Willy Batz
into a steep turn, avoiding a burst of fire from an enemy aircraft, which was shot down by Leutnant Haberda seconds later. The fourth Il-2 had meanwhile left the scene and was headed home alone.The attempt by the Soviet bombers to attack the ferries had been frustrated. An hour later the patrol was over and the pair of Messerschmitts flew back to base. For the first time Wilhelm Batz waggled his wings as he flew over the airfield, the signal to those on the ground that he had shot down an enemy aircraft. His ground crew received him with waves and shouts of jubilation. They helped him remove his parachute and shook his hand.“Your first, sir. Continued good hunting!”“Thanks, Hillers,” said Batz, grasping the hand offered by the mechanic. Haberda, who had landed first, came over to Batz. “Your first kill was a textbook one, Wilhelm. There should be many more.”“Thanks for covering me,” declared Batz. 

“That’s one of the finer points you’ll achieve after you’ve done this a few times, Wilhelm.”During a briefing in the group barracks Hauptmann Steinhoff also praised Batz for his first kill. Wilhelm Batz received the Iron Cross, Second Class, the first war decoration to adorn his flight jacket. Whether even greater rewards would follow was still written in the stars.

This was the first aerial victory of Leutnant Willhelm "Willy" Batz. 
On 20 April 1943 the JG52 achieved its 5 000th victory. The unit's confirmed 6 000th kill came only eleven weeks later.
Oblt. Wilhelm Batz (on the right) in conversation with Hptm. Gerd Barkhorn (301 victories) and Lt. Heinrich Sturm (157 victories) in front of untagged Bf 
In this same period Batz shot down his twentieth enemy aircraft. On 8 May 1943 Oberleutnant 
Helmut Haberda was shot down in combat over the Kuban.  The next day Oberleutnatnt Wilhelm Batz was named to succeed him s commander of the 6th squadron.
To the 26 March 1944 he claimed his 75th aerial victory for which he received the Knight's Cross of the Iron Cross (Ritterkreuz des Eisernen Kreuzes), followed by his 100th victory two days later. He was the 67th Luftwaffe pilot to achieve the century mark.
In April, Batz was appointed Gruppenkommandeur (Group Commander), III./JG 52. In June, his unit was moved to defend Romanian targets against the American 15th Air Force. Batz downed two P-51s and a B-24 at this time. Hauptmann Batz was awarded the Knight's Cross of the Iron Cross with Oak Leaves (Ritterkreuz des Eisernen Kreuzes mit Eichenlaub) on 20 July for 188 victories, 200 being achieved on 17 August 1944.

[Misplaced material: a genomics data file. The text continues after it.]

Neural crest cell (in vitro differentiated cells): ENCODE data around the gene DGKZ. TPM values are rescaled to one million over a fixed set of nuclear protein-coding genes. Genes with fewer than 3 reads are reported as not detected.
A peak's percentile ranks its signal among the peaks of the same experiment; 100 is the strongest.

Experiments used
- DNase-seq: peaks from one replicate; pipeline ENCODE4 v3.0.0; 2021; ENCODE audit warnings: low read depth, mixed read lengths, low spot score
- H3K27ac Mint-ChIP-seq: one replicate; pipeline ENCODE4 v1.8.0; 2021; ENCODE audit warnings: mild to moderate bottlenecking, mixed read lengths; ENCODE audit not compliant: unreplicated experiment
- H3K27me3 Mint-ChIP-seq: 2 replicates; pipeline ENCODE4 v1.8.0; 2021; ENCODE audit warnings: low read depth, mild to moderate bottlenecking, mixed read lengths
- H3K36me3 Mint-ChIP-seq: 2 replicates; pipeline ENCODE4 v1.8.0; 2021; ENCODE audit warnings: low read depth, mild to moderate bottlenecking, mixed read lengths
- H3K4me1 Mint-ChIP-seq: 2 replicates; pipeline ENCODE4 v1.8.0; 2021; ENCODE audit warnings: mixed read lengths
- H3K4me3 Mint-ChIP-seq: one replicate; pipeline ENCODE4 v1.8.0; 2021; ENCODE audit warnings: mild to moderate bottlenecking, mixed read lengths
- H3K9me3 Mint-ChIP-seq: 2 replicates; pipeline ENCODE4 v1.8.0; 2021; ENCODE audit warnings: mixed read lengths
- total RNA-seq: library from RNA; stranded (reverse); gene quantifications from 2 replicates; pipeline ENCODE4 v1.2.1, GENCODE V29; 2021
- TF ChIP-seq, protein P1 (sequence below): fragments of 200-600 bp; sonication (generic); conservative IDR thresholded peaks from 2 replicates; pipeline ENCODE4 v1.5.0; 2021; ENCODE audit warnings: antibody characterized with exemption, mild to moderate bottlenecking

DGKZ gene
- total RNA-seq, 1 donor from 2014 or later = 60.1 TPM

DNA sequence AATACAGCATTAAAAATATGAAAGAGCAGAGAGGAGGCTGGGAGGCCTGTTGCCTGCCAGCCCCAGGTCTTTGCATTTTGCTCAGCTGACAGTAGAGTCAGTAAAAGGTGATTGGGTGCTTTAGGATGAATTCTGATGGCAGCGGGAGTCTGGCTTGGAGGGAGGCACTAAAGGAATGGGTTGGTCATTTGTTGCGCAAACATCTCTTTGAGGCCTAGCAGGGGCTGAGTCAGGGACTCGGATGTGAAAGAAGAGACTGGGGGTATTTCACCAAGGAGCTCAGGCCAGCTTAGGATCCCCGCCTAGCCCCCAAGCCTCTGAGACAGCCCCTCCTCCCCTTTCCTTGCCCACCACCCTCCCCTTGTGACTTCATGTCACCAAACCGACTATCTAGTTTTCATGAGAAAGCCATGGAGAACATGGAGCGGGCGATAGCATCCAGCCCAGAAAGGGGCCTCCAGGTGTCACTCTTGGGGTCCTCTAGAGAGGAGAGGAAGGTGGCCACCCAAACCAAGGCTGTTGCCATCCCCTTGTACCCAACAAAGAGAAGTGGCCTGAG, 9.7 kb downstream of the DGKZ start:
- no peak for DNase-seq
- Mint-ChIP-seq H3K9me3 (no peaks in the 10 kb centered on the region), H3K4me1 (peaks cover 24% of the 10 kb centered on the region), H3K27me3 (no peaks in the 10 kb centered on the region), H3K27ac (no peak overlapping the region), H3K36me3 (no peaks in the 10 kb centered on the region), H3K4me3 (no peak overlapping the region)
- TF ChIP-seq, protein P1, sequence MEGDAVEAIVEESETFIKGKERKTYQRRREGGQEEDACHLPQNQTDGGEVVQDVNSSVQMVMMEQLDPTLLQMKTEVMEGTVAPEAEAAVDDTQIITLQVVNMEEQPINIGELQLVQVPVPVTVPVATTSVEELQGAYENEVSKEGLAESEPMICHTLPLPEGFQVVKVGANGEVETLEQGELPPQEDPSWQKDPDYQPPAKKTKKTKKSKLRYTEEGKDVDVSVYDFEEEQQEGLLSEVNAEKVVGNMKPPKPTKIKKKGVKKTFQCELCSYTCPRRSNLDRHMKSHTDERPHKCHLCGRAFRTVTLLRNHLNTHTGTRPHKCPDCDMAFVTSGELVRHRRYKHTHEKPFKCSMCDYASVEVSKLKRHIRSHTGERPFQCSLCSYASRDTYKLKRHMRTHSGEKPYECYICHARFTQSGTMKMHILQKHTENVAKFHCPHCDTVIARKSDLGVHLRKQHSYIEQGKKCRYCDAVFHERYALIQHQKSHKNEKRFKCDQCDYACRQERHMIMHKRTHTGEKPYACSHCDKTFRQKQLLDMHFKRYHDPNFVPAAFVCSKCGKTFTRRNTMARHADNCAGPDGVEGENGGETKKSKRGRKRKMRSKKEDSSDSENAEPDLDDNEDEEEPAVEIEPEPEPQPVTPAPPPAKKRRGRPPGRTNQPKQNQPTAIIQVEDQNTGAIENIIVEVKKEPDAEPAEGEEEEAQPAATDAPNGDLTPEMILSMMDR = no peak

By the end of 1944, Batz had shot down 224 enemy aircraft. In February 1945, Batz was transferred to take command of II./JG 52, based in Hungary. Major Batz was awarded the Schwerter on 21 April 1945. At war’s end he was able to extricate his unit and men from Hungary and Austria back to Germany to surrender to American forces.
Wilhelm Batz (right)
In the end of the war, Batz flew 445 combat missions and claimed 237 enemy aircraft shot down. 234 of these victories were achieved over the Eastern Front, including at least 46 Il-2 Sturmoviks, but he did claim three victories, including one four-engine bomber against the United States Army Air Forces (USAAF) over the Ploieşti oil fields. He was wounded three times and was shot down four times.  At war’s end he was able to extricate his unit and men from Hungary and Austria back to Germany to surrender to American forces. He was thus able to avoid the prolonged Soviet captivity that befell the personnel of other two JG 52 Gruppen.

Heinrich Sturm, Gerhsrd Barkhorn, Wilhdlm Batz and Otto Fonnekold
assed away on 11-09-1988, age 72, at Mauschendorf in Unterfranken. Batz is buried with his wife Aenne, who died old age 80 in 1999, in Leverkusen.
Hauptman Wilhelm "Willy" Batz was a unique example of the combination of many skills as a pilot. In less than a period of two and half years at the front, he has claimed 237 victories, which undoubtedly gives him a place in the elite of the world pilots of warbirds in history of military aviation.

Batz family grave
List of the victories of Wilhelm "Willy" Batz:

Hauptmann Gerhard Barkhorn fter his 1000 combat mission with Oberleutnant Wilhelm Batz and others
Sources source for compilation:
Luftwaffe Aces Franz Kurowski
and other website